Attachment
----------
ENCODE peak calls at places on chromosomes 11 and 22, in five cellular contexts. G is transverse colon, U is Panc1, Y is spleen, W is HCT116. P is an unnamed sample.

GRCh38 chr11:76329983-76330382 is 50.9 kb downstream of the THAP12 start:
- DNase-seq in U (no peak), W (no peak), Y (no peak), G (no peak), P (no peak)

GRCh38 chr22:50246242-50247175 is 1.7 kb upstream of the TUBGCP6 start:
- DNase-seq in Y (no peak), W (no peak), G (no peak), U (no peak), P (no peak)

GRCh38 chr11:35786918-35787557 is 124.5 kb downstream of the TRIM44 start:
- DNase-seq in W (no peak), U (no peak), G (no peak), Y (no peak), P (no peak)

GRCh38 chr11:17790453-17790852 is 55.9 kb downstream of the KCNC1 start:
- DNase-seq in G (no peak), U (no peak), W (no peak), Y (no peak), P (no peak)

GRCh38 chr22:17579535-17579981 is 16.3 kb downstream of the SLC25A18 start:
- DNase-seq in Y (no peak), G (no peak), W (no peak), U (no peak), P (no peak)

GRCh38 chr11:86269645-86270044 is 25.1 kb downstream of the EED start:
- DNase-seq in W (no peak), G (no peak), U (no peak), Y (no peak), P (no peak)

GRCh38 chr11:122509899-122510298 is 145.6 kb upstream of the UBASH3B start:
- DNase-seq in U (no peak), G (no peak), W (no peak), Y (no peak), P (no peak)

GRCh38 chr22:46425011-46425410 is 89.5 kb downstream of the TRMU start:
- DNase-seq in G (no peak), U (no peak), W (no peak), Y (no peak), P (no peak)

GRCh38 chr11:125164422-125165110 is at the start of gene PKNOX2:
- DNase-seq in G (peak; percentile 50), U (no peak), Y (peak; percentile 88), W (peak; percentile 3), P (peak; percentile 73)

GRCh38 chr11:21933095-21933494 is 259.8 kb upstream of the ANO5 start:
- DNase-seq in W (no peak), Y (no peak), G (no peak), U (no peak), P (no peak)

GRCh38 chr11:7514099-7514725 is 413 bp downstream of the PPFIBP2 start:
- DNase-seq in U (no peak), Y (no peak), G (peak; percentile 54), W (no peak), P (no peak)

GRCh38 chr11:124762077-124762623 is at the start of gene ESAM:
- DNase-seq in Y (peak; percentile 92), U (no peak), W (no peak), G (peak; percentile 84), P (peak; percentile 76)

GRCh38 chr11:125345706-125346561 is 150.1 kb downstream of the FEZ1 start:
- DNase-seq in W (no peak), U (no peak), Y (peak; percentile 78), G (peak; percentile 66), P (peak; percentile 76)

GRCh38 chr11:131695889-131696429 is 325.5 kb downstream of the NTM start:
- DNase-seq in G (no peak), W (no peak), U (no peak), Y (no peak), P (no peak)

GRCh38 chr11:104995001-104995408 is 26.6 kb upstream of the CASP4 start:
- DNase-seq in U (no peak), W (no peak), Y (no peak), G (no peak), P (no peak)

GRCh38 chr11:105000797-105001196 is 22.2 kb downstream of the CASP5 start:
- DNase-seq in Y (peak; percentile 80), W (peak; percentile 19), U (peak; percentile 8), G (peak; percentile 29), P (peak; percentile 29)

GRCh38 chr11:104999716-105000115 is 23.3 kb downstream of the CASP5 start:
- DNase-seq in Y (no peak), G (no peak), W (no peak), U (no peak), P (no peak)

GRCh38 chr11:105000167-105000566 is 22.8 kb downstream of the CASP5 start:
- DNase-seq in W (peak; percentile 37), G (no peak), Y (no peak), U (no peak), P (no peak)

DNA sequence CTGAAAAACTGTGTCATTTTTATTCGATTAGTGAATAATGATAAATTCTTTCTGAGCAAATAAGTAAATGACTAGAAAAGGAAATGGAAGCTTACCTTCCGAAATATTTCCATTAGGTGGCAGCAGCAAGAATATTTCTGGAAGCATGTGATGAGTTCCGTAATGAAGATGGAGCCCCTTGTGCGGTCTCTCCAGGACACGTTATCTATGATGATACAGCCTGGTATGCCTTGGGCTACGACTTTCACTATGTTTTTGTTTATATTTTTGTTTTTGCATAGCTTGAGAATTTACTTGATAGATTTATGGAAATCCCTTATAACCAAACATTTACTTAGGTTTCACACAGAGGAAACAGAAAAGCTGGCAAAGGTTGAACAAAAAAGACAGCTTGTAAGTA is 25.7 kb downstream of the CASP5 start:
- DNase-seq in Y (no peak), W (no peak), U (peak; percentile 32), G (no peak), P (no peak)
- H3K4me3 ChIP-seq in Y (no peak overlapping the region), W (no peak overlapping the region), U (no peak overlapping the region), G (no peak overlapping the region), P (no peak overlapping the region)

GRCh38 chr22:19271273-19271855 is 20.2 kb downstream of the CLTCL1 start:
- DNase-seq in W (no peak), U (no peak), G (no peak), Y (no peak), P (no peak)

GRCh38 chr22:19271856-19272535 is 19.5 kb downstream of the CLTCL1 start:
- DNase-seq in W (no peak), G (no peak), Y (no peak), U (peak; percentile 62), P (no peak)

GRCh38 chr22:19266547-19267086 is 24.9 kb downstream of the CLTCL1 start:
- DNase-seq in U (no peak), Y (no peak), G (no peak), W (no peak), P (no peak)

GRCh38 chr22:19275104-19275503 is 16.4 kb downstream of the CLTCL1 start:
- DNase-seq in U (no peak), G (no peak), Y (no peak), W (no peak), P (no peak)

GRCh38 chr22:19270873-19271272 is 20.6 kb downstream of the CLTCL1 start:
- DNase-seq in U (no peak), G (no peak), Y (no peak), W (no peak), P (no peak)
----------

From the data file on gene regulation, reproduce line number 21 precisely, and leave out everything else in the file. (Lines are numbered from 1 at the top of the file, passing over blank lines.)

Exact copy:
- DNase-seq in W (no peak), Y (no peak), G (no peak), U (no peak), P (no peak)